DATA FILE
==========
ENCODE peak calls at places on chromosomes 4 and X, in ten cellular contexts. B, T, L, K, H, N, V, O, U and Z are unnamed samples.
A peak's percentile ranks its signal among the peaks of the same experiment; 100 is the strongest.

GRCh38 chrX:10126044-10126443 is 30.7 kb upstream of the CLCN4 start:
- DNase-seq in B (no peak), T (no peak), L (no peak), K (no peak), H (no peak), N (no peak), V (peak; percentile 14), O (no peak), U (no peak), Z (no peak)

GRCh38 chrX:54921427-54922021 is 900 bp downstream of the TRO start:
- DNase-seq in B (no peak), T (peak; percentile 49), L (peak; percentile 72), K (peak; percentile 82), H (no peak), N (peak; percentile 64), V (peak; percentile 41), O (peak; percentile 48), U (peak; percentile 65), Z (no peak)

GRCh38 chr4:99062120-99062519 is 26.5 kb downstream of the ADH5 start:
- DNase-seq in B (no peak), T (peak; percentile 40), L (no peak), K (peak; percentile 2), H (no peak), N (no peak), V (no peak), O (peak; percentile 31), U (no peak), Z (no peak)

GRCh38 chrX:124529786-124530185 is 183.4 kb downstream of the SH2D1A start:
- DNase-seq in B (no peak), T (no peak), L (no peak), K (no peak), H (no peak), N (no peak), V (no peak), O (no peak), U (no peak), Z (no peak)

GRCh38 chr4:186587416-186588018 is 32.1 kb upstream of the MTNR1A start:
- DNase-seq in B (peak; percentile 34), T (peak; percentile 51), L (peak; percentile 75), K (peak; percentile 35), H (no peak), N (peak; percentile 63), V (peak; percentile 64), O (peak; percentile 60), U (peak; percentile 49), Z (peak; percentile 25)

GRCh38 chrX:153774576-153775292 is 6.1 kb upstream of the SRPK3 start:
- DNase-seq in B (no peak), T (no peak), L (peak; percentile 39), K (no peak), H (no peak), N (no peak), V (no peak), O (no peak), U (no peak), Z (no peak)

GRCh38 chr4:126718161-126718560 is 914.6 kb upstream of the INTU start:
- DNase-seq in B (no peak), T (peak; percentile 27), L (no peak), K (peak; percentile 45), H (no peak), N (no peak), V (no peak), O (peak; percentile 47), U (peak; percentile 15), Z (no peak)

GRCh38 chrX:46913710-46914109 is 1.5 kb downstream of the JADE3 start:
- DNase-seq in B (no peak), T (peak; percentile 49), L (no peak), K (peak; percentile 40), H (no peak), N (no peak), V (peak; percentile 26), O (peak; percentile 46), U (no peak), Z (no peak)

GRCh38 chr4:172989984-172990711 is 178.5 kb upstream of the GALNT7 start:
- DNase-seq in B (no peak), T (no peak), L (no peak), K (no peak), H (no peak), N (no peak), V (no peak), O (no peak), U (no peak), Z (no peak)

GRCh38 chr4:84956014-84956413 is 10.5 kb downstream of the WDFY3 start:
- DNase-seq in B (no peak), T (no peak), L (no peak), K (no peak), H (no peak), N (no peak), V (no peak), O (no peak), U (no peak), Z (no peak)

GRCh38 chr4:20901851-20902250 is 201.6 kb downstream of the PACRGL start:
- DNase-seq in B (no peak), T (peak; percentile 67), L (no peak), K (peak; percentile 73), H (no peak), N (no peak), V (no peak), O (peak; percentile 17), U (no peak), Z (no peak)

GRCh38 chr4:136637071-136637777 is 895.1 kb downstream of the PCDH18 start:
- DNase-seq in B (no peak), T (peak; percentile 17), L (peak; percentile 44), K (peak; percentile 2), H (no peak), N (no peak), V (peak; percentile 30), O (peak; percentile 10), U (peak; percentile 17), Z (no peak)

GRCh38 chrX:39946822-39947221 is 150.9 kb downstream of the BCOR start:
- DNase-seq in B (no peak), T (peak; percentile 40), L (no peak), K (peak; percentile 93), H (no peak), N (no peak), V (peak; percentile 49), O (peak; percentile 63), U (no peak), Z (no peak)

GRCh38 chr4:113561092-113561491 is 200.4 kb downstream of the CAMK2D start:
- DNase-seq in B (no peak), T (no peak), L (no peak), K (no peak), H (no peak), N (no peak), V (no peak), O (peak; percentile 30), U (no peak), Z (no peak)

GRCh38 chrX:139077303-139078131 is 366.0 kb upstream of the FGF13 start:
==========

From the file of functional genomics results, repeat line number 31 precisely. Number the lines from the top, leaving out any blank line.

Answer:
GRCh38 chrX:139077303-139078131 is 366.0 kb upstream of the FGF13 start: